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Actual federal weight law rules, some questions and answers

jmramiller
Explorer
Explorer

I have per the request of a few members, stickied this post. Please note, this is not a place to argue whether a law makes sense or not, just what the laws are. If you have a question about wt laws, that appears to be NOT answered in some way shape or form, please ask, and hopefully some of the ACTUAL weights and measures LEO's will answer, or those with some actual knowledge.

In the mean time, I do thank the OP for starting this thread, altho I have taken the liberty to change the title to one I think and hope will be a bit more informative in name.

marty
TV moderator




Some on this forum suggests that RAWR per the door sticker is legally binding by federal law. Specifically by para f of FMCSA:

(f) Except as provided herein, States may not enforce on the Interstate System vehicle weight limits of less than 20,000 pounds on a single axle, 34,000 pounds on a tandem axle, or the weights derived from the Bridge Formula, up to a maximum of 80,000 pounds, including all enforcement tolerances. States may not limit tire loads to less than 500 pounds per inch of tire or tread width, except that such limits may not be applied to tires on the steering axle. States may not limit steering axle weights to less than 20,000 pounds or the axle rating established by the manufacturer, whichever is lower.

The argument is that the last half of the last sentence "the axle rating established by the manufacturer, whichever is lower." is referring to the door sticker RAWR.

It is my contention that this actually refers to the "steering axle" which according to my English classes is the subject of the sentence. My contention is to find a standard relating to the rear axle in para f you have to refer back to the first sentence:
"States may not enforce on the Interstate System vehicle weight limits of less than 20,000 pounds on a single axle"

I would like to hear from LEO's who might have a comment on this subject. I would also love to hear from anyone who can post a copy of a citation issued for exceeding door sticker weight ratings. A link to the violated code would be nice also.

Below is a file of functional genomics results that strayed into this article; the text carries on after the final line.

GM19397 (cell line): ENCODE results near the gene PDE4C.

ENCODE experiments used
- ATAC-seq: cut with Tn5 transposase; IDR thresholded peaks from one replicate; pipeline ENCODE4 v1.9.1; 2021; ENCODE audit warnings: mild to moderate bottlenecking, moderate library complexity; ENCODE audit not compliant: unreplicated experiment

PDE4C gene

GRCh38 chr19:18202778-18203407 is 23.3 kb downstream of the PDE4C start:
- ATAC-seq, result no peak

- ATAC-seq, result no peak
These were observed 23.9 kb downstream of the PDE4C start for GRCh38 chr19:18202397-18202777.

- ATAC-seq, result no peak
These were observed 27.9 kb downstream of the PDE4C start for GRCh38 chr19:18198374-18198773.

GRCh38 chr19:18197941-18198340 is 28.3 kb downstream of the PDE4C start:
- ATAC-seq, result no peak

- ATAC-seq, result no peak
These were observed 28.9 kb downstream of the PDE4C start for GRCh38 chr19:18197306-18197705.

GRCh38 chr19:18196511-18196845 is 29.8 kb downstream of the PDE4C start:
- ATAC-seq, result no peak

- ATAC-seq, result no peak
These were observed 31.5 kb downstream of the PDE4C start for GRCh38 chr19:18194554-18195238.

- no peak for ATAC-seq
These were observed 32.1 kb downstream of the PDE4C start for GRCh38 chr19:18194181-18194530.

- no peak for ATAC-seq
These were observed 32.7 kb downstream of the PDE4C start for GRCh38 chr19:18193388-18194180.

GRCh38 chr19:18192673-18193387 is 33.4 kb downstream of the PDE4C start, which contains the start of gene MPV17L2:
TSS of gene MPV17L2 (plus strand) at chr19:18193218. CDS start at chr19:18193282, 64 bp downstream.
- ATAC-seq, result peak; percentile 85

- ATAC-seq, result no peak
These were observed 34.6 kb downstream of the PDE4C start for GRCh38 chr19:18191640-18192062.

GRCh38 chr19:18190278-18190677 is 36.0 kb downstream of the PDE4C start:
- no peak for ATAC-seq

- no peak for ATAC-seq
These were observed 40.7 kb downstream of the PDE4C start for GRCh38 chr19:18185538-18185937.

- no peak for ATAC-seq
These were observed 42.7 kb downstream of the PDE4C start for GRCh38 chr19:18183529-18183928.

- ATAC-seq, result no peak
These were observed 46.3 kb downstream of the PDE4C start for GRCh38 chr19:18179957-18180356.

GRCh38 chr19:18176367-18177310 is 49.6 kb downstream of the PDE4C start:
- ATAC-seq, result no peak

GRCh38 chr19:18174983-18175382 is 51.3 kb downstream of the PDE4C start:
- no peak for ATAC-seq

My only agenda here is to find out what really is and what really is not. I have intentionally omitted the names of those who make these claims because I want this to be about the law not people's claims.

Thanks.
2006 2500HD CC SB 4X4 Duramax/Allison
Prodigy/16K Reese/265E Tires/Bilstein Shocks
RM Active Suspension/RDS 60gal Toolbox combo

2008 Big Country 3490BHS by Heartland
248 REPLIES 248

TravelinDog
Explorer
Explorer
Perhaps someone will post the citation they received after being pulled over, inspected and weighed in their recreational vehicle, be it travel trailer or 5th wheel.
I'm going to guess it doesn't happen.
Just say no to the payload police :C

Acdii
Explorer
Explorer
Interesting videos from an Indiana State Trooper.

YouTube1

YouTube2

mountainkowboy
Explorer
Explorer
SJW.......
Chuck & Ruth with 4-legged Molly
2007 Tiffin Allegro 30DA
2011 Ford Ranger
1987 HD FLHTP

Ralph_Cramden
Explorer II
Explorer II
Oh Brother.
Too many geezers, self appointed moderators, experts, and disappearing posts for me. Enjoy. How many times can the same thing be rehashed over and over?

twodownzero
Explorer
Explorer
I have always wondered why registration and motor vehicle enforcement laws seem to be the only things people are worried about. If you are involved in an accident where there are serious injuries or death, you could be charged with a felony virtually anywhere and go to prison!

Just as I would charge someone with a felony for driving double the speed limit on the wrong side of the road, I would seriously consider charging someone with a crime if they were overloaded, especially knowingly overloaded, and their operation of the vehicle caused serious bodily injury or killed another human being.